Daseh added: “Not just Mr. Rouhani, but all other decision-makers should also make fundamental changes or else many [Sunnis] might lose hope in their ability to participate [in the political process]. It’s also possible that other [extremist] political factions in Kurdistan could react negatively.”

“There was a time when we said we can all work together in Iran if there was a fair distribution of wealth and political power, and no discrimination,” he added. “But now these ideas have lost their power. When we talk to officials about these things, they don’t listen.”

Despite being officially recognized in the Constitution, Sunnis experience discrimination throughout Iran, even where there are no legal restrictions against official religious minorities. Their participation in the public sector is restricted and they have been prevented from building mosques in the capital city of Tehran.

Shia Establishment Opposes Sunnis in Government
In his interview with CHRI, Daseh said Rouhani had come under pressure from the ruling Shia establishment in Qom to exclude Sunnis from his cabinet.

“After the elections, I was at a meeting where some officials said senior theologians in Qom had made phone calls [to tell Rouhani] not to give in to Sunni demands,” he said. “I heard this from other reliable sources as well. If this was the case, we find it unacceptable. There’s no moral justification for it.”

“Our officials should take the initiative in being fair and just because justice is one of the pillars of the Shia school of thought,” he added. “But that has not been the case. We preach to other countries about how Iran is so much more democratic than they are, and yet there’s a contradiction between our words and actions.”

Iran’s Constitution guarantees the rights of Sunni Muslim citizens in accordance with their religious practices.

Article 12 states: “Other Islamic [Sunni] schools, including the Hanafi, Shafi’i, Maliki, Hanbali, and Zaydi, are to be accorded full respect, and their followers are free to act in accordance with their own jurisprudence in performing their religious rites.”

When Rouhani was considering a cabinet reshuffle in October 2016 during his first term, parliament’s Sunni block asked him to select Sunnis for ministerial positions as an acknowledgement of the minority’s support during his first election in 2013.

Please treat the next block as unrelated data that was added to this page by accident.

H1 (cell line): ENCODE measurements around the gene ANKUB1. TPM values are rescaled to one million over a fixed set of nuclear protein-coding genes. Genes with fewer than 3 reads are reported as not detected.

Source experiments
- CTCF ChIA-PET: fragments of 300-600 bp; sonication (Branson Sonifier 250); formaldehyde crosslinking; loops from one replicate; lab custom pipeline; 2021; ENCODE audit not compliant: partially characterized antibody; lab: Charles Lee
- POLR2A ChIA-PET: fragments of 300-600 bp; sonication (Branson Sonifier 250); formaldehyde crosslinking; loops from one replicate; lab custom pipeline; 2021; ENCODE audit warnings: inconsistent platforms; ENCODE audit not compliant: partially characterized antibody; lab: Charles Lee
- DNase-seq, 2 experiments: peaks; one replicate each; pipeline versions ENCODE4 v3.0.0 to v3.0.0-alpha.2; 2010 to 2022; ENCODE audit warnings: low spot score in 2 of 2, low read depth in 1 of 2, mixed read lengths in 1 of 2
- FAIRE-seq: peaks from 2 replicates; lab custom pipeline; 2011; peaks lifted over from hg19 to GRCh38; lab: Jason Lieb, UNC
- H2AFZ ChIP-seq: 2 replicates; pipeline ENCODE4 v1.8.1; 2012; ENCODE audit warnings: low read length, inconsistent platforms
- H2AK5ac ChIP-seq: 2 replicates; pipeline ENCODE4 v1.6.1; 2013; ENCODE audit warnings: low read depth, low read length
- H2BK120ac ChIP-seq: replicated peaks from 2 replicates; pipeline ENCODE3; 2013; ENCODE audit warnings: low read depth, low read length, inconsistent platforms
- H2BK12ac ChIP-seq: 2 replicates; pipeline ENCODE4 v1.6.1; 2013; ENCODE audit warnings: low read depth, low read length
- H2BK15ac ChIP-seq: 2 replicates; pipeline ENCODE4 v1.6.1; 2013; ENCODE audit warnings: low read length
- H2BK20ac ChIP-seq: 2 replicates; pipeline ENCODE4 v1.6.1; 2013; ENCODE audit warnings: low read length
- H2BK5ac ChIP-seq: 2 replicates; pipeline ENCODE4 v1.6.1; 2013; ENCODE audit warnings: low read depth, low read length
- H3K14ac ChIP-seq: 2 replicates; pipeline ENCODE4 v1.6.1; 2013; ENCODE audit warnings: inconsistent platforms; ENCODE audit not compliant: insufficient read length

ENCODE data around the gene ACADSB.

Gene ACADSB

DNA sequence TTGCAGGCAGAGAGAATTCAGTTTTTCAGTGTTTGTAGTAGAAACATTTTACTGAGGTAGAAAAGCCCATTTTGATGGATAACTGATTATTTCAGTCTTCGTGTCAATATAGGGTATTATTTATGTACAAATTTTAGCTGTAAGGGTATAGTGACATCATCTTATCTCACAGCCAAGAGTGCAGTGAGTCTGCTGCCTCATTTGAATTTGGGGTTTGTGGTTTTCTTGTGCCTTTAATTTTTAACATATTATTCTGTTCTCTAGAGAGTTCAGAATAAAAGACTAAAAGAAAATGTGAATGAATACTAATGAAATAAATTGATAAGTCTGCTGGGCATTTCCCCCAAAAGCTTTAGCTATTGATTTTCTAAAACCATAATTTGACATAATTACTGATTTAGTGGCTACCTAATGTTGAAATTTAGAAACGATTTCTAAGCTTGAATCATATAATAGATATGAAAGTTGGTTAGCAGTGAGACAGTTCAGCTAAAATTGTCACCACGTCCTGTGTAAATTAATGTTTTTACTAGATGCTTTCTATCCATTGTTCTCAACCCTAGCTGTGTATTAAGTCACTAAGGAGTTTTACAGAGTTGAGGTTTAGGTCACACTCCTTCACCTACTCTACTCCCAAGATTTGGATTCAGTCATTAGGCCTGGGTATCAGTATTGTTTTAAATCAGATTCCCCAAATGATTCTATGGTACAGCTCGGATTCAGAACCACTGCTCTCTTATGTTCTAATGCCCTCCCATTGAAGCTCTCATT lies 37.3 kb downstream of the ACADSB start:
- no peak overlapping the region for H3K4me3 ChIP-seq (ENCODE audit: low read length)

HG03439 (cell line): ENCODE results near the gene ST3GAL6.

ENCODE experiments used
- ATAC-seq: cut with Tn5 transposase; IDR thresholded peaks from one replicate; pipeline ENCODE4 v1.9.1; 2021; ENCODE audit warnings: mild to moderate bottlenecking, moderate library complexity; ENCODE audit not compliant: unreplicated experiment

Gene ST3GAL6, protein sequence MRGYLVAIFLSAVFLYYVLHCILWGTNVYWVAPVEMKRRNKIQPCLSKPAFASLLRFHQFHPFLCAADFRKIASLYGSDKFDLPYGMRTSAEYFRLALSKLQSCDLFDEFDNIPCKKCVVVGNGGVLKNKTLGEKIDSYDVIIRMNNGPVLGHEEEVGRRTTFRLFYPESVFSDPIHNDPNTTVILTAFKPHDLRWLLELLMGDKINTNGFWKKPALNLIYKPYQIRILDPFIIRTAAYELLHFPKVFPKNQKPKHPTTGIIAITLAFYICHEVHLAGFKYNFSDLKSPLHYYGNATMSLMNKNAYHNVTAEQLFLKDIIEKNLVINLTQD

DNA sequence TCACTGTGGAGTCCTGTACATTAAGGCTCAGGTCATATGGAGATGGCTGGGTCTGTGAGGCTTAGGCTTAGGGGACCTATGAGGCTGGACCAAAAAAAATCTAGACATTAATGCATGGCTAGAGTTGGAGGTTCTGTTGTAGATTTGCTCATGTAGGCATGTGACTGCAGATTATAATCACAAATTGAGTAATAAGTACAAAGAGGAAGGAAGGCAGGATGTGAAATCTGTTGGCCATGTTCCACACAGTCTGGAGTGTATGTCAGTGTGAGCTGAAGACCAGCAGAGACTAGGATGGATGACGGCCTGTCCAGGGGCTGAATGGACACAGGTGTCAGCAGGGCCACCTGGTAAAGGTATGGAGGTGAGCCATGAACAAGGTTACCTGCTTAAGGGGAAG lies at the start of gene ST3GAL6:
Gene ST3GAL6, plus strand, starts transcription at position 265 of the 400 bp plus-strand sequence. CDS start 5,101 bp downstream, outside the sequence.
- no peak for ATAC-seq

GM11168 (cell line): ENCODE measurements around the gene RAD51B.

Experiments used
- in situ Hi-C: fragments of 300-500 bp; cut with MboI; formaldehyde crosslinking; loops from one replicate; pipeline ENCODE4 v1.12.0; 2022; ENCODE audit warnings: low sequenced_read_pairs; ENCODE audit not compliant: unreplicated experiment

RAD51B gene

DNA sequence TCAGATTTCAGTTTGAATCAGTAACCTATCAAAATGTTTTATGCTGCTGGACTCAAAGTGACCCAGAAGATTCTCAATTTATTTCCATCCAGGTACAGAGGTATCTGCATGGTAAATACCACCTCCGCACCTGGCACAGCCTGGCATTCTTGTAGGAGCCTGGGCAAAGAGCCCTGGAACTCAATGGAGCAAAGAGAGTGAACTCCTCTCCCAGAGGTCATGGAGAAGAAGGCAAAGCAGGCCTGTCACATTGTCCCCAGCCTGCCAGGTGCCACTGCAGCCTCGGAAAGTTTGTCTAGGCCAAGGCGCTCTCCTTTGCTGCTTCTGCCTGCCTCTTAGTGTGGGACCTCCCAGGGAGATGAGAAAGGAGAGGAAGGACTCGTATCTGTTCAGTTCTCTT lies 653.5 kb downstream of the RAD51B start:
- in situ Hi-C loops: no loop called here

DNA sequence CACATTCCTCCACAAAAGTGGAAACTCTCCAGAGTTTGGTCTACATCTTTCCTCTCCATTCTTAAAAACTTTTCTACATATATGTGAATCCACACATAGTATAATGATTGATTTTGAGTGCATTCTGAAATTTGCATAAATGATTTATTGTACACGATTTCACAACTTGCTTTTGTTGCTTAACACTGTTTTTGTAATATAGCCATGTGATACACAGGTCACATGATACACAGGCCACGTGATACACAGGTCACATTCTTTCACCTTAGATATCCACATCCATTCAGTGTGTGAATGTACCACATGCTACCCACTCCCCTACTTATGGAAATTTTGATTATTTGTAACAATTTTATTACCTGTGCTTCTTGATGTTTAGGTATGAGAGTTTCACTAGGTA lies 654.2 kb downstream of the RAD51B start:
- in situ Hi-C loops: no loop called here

“More than 80 percent of the country’s Sunnis, including Kurds, Turkmens and Baluchis voted for you and your programs that promised the utilization of capable Sunnis in the cabinet and in other key government positions,” they said in a letter to the president on October 25, 2016.

During his 2017 presidential bid, Rouhani pledged “coexistence” and an end to ethnic discrimination.

“We don’t want those who monopolize everything or who just sit behind a desk and issue decrees,” he told supporters at a rally in Hamadan on May 8, 2017. Our path is the path of peaceful coexistence with all ethnicities in the country.”

“On May 19 [election day] we will put an end to the tutelage of minorities,” he said at a rally in Kermanshah on May 9.

In his interview with CHRI, Daseh said Rouhani should take the opportunity to ease tensions between Shia and Sunni Muslims globally by treating Iran’s Sunnis fairly.

“There are 51 Muslim countries whose populations are 80-90 percent Sunni,” he said, adding that selecting Sunnis for ministerial positions “would send a good message to these countries to re-evaluate their diplomatic, political and economic relations with us [Iran].”

“We are in the age of globalization in the 21st century,” he added. “How can you deny minorities from participation? How can you reject millions of ethnic and religious minorities against Shia principles? This situation is not good at all. All the hope and excitement that existed before the election has evaporated.”